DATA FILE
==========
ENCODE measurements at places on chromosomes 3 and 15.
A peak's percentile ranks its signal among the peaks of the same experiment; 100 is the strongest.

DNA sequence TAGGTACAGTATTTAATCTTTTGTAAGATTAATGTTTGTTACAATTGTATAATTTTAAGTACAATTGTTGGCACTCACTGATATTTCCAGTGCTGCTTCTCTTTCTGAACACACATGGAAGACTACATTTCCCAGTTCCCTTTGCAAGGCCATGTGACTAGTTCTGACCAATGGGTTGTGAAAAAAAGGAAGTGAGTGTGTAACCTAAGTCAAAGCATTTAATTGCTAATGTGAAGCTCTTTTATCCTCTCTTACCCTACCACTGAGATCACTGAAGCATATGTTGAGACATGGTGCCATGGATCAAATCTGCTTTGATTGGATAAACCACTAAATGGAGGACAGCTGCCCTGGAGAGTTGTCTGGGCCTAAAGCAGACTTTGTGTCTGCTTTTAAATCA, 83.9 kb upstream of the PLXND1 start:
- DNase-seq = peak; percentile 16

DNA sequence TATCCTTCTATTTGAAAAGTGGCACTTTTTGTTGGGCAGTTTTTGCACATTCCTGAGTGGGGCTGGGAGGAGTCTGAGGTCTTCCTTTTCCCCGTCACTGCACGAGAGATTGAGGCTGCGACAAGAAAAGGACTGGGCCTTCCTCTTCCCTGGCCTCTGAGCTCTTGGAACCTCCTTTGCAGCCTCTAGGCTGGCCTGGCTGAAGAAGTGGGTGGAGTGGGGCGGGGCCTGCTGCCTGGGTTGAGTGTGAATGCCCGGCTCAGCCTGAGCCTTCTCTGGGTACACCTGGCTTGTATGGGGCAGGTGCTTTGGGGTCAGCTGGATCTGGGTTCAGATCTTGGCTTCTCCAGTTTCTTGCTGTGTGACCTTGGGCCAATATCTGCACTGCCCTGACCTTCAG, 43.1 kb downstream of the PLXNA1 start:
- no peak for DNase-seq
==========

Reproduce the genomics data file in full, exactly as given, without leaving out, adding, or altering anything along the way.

ENCODE measurements at places on chromosomes 3 and 15.
A peak's percentile ranks its signal among the peaks of the same experiment; 100 is the strongest.

DNA sequence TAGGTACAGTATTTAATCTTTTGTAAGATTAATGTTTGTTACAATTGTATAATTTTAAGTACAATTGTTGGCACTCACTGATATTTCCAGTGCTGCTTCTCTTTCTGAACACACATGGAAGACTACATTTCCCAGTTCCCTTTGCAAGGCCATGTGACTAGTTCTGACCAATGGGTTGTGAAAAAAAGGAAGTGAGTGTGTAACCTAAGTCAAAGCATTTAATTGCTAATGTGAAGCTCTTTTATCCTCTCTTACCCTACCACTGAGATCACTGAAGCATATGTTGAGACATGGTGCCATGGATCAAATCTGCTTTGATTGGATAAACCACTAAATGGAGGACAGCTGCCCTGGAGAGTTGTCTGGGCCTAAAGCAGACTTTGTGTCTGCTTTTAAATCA, 83.9 kb upstream of the PLXND1 start:
- DNase-seq = peak; percentile 16

DNA sequence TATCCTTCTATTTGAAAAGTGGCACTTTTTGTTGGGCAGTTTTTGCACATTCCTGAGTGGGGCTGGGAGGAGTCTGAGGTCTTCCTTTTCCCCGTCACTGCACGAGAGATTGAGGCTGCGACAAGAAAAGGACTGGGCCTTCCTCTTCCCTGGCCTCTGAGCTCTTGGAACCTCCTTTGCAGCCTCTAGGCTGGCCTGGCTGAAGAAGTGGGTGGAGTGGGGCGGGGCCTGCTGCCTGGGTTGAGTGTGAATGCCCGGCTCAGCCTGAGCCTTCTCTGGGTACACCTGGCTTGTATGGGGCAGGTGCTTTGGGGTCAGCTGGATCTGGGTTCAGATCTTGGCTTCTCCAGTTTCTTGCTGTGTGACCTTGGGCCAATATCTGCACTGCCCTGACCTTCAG, 43.1 kb downstream of the PLXNA1 start:
- no peak for DNase-seq